The U.S. Army tallied 38 confirmed or suspected suicides among its ranks last month - that's among both active- and non-active-duty members including the Army National Guard and Army Reserve - the highest rate of suicide within the branch yet observed, further underscoring a mental health crisis that the services have yet to get a handle on. But help may be coming in an unlikely form: nasal spray.
The Army is funding a study into a new kind of treatment for soldiers wracked by suicidal thoughts that could deliver anti-depressive chemicals to the brain via the nasal passages. Thyrotropin-releasing hormone, or TRH, is a neurochemical that has proved an effective anti-depressant and anti-suicidal treatment in previous research. But it has trouble crossing what's known as the blood-brain barrier, that natural boundary that keeps the nervous system free of potentially harmful substances in the bloodstream. This barrier keeps TRH away from the brain when administered orally or via injection, making it largely useless in the case of a soldier dealing with very immediate suicidal thoughts.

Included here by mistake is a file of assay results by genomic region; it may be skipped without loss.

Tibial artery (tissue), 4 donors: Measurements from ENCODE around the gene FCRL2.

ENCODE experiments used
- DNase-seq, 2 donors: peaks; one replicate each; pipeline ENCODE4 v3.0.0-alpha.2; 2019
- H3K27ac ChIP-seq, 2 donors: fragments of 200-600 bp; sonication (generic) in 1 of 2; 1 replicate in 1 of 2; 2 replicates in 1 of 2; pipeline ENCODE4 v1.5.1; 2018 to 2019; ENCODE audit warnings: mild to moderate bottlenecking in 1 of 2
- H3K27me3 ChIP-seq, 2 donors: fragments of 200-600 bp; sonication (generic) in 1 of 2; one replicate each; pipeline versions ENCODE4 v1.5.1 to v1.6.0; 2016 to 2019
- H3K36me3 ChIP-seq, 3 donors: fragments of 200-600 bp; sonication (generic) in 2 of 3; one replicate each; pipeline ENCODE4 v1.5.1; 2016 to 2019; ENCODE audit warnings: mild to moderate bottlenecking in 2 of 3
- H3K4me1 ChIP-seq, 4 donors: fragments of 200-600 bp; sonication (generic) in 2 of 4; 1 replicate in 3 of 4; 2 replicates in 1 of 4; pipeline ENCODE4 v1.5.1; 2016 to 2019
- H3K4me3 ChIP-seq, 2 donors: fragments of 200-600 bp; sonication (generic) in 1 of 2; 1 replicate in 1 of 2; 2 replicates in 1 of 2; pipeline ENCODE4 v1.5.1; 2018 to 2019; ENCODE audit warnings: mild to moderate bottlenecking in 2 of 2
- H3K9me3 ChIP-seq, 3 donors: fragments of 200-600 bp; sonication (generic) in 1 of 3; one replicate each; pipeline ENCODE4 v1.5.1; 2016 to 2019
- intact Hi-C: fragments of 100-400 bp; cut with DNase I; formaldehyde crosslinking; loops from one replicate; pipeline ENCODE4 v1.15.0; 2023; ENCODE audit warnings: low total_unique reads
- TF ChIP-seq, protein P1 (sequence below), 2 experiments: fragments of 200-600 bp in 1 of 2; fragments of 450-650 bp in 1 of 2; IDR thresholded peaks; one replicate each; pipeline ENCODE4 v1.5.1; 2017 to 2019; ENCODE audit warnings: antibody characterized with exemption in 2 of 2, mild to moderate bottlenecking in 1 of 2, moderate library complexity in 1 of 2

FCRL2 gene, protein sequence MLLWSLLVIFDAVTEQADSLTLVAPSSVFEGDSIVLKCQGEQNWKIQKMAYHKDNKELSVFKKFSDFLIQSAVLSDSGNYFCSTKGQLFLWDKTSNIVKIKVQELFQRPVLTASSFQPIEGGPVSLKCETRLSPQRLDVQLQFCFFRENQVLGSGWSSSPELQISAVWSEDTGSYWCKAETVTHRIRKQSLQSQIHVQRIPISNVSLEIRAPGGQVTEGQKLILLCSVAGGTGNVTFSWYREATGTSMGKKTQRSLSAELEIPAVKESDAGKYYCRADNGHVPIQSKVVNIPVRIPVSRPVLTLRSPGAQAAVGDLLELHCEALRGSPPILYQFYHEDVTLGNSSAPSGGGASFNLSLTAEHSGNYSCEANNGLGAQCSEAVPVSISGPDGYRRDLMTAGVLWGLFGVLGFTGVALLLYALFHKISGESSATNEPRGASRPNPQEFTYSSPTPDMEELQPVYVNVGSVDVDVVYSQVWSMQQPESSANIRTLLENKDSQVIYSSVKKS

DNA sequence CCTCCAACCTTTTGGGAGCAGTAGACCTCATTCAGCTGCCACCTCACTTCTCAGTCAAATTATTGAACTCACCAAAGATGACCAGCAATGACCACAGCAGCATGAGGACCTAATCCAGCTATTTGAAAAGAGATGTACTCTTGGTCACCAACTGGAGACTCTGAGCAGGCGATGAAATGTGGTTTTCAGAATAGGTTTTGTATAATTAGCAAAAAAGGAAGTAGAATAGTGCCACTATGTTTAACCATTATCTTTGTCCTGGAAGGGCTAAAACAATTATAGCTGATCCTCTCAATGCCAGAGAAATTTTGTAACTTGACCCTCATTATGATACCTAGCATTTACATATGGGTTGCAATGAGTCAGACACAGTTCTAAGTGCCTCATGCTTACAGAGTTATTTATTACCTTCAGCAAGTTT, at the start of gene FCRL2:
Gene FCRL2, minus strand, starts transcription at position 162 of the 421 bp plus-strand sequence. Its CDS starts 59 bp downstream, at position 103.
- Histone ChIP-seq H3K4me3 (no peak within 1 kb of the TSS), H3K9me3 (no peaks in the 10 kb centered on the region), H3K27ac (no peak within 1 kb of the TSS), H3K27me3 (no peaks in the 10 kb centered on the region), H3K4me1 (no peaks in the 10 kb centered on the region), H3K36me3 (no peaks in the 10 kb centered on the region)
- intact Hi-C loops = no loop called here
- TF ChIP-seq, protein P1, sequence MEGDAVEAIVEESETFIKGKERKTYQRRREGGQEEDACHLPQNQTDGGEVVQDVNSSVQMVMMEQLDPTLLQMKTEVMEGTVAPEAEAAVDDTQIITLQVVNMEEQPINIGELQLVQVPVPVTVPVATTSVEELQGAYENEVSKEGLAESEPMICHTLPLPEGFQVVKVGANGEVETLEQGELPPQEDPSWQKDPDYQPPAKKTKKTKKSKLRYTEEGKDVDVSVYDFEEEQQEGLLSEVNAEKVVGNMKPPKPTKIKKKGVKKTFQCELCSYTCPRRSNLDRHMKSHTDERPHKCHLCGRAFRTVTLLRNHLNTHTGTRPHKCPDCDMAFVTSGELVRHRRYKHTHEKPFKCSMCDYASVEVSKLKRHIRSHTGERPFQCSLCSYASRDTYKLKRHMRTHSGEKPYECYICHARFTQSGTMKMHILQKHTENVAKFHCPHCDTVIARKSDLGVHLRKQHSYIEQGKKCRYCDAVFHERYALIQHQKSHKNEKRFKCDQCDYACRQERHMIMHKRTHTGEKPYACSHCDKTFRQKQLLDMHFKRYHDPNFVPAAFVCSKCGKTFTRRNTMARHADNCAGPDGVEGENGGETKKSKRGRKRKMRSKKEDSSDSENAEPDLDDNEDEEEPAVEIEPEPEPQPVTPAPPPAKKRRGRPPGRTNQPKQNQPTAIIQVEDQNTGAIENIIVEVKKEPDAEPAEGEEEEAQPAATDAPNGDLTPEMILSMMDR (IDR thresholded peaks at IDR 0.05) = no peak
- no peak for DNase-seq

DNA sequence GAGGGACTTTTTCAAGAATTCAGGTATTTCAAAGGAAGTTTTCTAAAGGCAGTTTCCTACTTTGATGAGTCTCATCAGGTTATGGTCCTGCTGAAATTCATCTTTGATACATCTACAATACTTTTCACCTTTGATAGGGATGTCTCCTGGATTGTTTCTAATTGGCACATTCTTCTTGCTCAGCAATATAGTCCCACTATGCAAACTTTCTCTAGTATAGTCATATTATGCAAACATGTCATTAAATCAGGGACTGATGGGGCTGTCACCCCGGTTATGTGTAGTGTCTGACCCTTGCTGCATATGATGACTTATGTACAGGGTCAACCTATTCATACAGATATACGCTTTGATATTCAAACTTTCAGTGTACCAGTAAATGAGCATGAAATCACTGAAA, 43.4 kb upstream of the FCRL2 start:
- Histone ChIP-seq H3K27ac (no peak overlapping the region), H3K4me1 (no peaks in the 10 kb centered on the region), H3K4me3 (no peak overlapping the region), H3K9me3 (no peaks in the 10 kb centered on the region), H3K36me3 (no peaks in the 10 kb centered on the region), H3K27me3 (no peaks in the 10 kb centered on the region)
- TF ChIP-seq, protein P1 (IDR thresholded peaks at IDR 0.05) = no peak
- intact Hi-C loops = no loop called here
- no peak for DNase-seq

The military is thus throwing its money and its hopes behind Associate Professor of Anatomy and Cell Biology Dr. Michael Kubek, who is also a neurobiologiest at the Indiana University School of Medicine. The three-year grant aims to develop a non-invasive nasal spray that soldiers can administer themselves to quickly deliver TRH to the brain.
If it works, it could help curb a mental health problem that has proven deadly to U.S. military personnel, and one that is more difficult to approach than, say, an IED. Last year the Army reported 283 suicides, down just slightly from 305 the year before. This year it has reported just 120 to date, but 67 other deaths are suspected suicides still under investigation. More on this over at CNN.